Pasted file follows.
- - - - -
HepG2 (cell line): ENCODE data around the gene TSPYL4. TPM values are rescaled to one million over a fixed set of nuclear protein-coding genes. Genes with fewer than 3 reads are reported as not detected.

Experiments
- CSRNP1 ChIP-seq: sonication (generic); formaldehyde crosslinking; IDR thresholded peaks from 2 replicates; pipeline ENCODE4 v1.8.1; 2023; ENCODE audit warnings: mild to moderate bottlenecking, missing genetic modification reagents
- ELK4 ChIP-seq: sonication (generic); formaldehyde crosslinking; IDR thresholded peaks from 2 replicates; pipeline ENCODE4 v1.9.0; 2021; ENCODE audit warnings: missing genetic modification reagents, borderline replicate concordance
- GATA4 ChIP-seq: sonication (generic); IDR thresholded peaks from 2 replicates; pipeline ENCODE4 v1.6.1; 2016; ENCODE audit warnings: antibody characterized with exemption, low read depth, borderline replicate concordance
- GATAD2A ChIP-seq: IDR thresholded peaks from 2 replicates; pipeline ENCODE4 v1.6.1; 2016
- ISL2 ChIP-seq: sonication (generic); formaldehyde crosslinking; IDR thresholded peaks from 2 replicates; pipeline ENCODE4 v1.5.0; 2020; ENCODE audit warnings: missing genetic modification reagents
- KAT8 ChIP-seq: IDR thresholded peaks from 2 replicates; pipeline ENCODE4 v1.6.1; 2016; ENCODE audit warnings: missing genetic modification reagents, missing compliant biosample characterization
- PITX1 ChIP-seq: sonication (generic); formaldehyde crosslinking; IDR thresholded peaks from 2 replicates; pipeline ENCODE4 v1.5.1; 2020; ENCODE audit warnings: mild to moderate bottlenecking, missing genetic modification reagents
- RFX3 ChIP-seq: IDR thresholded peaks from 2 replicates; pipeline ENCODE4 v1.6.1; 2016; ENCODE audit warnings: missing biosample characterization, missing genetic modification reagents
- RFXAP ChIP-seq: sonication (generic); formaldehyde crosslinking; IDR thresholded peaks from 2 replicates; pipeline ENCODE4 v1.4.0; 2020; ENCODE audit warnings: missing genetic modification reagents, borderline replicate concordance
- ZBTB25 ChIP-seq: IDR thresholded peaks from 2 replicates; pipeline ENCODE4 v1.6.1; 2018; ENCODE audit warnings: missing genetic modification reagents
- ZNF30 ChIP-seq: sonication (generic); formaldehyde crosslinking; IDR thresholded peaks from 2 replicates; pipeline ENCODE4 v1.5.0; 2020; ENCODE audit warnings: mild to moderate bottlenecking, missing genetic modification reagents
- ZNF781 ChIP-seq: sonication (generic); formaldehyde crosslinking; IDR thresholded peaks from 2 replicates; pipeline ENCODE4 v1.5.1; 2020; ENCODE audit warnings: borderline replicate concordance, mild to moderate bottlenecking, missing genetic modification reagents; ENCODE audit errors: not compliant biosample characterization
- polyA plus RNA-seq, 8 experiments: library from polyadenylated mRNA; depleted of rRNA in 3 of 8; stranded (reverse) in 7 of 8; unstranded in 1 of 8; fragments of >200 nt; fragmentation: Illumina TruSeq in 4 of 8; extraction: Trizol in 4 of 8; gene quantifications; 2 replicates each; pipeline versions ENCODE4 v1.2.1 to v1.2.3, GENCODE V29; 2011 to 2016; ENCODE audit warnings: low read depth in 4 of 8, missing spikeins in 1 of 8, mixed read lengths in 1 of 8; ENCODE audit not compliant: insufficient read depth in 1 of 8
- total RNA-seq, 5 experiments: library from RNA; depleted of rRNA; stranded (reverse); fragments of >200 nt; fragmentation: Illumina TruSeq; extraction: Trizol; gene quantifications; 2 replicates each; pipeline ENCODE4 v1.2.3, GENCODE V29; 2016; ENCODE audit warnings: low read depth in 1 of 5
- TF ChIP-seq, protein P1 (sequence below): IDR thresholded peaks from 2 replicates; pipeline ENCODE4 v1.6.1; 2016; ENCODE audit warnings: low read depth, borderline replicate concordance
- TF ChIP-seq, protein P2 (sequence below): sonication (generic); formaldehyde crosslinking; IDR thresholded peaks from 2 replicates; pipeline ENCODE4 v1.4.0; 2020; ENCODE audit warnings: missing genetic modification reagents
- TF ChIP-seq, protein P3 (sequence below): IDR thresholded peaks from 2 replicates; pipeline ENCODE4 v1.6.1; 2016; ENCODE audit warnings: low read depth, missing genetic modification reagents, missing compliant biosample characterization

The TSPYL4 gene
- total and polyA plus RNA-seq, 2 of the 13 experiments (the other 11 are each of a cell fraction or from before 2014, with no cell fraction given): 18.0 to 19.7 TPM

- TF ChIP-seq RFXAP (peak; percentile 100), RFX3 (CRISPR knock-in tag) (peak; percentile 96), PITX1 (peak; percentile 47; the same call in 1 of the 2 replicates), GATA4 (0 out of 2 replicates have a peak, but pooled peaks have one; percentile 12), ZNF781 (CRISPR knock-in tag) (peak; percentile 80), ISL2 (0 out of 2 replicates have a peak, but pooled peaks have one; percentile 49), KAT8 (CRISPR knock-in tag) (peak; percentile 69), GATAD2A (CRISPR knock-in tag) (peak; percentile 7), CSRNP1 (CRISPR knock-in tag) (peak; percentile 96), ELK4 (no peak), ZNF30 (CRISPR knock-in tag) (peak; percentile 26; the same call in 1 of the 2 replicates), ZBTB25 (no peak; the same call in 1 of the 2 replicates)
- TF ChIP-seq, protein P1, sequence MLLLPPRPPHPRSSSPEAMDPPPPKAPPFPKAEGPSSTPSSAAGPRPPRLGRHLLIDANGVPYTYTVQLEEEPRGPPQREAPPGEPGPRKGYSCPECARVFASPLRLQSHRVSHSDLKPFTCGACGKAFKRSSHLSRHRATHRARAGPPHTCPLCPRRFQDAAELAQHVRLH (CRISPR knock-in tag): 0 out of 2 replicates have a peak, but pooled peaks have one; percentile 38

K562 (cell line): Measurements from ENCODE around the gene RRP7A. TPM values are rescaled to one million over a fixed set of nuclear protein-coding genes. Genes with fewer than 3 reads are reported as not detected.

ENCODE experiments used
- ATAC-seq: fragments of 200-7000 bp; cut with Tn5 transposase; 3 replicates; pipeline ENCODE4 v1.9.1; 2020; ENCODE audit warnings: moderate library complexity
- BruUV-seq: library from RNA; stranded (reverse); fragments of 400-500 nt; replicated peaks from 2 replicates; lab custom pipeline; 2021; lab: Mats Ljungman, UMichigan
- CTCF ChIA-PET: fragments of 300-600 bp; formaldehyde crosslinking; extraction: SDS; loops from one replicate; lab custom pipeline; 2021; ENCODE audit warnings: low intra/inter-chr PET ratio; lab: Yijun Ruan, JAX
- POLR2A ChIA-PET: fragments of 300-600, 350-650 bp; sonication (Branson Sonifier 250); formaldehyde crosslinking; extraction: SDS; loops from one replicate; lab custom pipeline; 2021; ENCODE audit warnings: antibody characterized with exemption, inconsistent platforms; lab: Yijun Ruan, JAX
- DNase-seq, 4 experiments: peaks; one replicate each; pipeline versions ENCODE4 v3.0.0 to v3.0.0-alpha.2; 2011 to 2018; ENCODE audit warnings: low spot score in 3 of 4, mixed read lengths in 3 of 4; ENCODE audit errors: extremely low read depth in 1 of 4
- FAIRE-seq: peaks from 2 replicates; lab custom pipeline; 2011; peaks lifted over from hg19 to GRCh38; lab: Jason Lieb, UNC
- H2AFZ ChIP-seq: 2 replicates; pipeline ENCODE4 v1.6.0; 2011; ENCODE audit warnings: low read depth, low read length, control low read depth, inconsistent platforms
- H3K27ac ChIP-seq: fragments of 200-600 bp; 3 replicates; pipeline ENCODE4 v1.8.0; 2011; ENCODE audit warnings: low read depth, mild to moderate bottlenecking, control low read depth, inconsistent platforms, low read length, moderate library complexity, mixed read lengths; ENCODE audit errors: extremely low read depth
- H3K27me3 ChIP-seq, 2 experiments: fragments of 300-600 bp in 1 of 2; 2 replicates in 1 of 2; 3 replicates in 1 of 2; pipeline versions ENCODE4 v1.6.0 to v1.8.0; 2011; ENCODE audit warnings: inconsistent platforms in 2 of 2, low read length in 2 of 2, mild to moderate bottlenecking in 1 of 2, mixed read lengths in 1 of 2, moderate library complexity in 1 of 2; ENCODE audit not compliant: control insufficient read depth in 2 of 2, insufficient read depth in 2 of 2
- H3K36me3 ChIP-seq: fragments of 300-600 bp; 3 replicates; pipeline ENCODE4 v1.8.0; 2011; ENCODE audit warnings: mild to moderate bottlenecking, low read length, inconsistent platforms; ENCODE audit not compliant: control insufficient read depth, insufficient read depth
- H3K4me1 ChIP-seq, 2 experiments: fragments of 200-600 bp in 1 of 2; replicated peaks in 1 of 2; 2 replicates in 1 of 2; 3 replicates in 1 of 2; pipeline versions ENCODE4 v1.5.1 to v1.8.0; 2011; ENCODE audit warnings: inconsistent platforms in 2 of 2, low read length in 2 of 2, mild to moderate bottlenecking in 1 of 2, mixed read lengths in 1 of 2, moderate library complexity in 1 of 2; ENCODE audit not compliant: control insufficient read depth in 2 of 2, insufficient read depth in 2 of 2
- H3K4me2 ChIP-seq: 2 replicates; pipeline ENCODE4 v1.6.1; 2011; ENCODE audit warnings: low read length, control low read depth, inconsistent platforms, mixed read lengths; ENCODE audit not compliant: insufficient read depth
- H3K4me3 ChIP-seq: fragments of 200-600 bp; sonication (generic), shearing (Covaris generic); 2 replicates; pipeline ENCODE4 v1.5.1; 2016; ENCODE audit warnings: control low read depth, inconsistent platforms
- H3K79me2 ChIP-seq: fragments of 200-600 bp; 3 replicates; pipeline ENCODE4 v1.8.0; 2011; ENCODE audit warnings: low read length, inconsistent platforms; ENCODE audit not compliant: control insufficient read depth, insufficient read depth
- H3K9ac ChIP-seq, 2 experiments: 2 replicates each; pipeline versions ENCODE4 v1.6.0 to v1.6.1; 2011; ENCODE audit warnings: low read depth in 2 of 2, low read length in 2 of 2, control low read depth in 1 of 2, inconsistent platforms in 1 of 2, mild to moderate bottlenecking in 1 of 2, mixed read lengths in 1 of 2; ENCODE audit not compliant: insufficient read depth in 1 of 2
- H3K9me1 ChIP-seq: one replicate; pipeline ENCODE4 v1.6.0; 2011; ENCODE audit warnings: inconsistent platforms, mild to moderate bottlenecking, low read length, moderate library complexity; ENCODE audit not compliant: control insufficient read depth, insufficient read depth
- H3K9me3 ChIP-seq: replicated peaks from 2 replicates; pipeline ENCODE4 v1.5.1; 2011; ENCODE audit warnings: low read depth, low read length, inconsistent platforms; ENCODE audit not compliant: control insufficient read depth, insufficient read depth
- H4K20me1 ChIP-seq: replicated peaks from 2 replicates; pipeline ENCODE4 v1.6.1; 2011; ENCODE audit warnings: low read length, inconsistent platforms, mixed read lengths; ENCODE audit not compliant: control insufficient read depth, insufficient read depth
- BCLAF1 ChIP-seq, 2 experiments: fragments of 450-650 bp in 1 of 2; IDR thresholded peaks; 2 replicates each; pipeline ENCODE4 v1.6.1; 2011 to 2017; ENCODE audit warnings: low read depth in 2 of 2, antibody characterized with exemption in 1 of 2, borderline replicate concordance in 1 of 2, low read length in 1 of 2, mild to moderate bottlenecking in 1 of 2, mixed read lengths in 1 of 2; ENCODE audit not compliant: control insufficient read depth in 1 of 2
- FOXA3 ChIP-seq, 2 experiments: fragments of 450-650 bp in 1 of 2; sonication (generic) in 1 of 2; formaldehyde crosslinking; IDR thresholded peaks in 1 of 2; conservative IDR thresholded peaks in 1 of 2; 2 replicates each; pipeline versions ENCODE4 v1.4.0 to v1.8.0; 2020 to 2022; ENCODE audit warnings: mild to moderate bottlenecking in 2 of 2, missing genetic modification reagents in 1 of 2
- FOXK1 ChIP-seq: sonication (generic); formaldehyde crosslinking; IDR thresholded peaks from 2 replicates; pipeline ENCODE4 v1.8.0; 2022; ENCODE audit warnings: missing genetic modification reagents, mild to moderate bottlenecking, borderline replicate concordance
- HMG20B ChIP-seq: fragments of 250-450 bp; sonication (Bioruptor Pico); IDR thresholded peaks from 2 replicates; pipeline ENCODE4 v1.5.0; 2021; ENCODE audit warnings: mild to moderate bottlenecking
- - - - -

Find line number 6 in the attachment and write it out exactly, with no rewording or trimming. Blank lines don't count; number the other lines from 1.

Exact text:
- GATAD2A ChIP-seq: IDR thresholded peaks from 2 replicates; pipeline ENCODE4 v1.6.1; 2016